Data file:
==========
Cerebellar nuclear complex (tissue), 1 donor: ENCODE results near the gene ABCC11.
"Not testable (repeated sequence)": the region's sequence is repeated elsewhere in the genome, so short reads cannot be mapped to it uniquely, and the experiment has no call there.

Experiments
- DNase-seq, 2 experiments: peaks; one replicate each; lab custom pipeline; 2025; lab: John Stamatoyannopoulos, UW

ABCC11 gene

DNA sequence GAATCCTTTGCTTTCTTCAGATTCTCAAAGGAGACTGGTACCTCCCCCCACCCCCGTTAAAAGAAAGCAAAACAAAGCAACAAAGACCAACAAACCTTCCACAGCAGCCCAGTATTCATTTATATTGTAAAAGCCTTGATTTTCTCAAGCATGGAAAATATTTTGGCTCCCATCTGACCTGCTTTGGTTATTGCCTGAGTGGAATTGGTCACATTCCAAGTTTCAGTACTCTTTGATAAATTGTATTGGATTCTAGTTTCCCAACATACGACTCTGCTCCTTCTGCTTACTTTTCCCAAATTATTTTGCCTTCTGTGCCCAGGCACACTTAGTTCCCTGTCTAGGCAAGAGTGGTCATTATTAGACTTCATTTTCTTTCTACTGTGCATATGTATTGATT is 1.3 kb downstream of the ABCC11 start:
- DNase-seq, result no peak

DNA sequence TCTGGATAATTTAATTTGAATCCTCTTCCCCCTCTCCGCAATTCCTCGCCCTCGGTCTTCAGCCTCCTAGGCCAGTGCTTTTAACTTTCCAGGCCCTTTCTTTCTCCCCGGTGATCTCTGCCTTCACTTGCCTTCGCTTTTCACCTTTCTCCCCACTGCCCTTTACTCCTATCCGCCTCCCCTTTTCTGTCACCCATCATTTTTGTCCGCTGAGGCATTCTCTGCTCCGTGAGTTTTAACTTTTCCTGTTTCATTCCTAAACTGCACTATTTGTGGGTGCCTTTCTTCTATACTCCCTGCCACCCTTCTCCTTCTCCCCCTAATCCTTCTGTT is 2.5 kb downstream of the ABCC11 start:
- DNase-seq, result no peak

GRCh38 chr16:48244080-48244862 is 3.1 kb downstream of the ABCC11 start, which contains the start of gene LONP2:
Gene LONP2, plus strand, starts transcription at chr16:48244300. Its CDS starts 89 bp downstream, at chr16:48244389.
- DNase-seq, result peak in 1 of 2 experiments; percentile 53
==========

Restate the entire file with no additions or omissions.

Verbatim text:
Cerebellar nuclear complex (tissue), 1 donor: ENCODE results near the gene ABCC11.
"Not testable (repeated sequence)": the region's sequence is repeated elsewhere in the genome, so short reads cannot be mapped to it uniquely, and the experiment has no call there.

Experiments
- DNase-seq, 2 experiments: peaks; one replicate each; lab custom pipeline; 2025; lab: John Stamatoyannopoulos, UW

ABCC11 gene

DNA sequence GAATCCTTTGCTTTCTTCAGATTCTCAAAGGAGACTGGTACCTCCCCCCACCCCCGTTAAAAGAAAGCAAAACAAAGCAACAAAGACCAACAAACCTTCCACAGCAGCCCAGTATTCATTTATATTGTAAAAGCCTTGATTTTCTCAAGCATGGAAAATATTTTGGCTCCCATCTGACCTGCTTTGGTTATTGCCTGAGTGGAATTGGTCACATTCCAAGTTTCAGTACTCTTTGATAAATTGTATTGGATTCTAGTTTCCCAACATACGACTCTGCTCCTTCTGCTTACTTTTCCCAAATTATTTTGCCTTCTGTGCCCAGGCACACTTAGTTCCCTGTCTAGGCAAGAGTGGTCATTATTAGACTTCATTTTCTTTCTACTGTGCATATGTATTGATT is 1.3 kb downstream of the ABCC11 start:
- DNase-seq, result no peak

DNA sequence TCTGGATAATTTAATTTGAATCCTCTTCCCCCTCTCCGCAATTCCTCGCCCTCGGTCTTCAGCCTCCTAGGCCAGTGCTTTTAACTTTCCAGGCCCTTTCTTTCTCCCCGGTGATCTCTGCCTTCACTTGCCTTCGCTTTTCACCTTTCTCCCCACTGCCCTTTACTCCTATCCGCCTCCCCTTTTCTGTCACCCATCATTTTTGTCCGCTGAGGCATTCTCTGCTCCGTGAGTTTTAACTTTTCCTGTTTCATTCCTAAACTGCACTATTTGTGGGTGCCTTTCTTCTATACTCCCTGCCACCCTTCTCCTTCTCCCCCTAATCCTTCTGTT is 2.5 kb downstream of the ABCC11 start:
- DNase-seq, result no peak

GRCh38 chr16:48244080-48244862 is 3.1 kb downstream of the ABCC11 start, which contains the start of gene LONP2:
Gene LONP2, plus strand, starts transcription at chr16:48244300. Its CDS starts 89 bp downstream, at chr16:48244389.
- DNase-seq, result peak in 1 of 2 experiments; percentile 53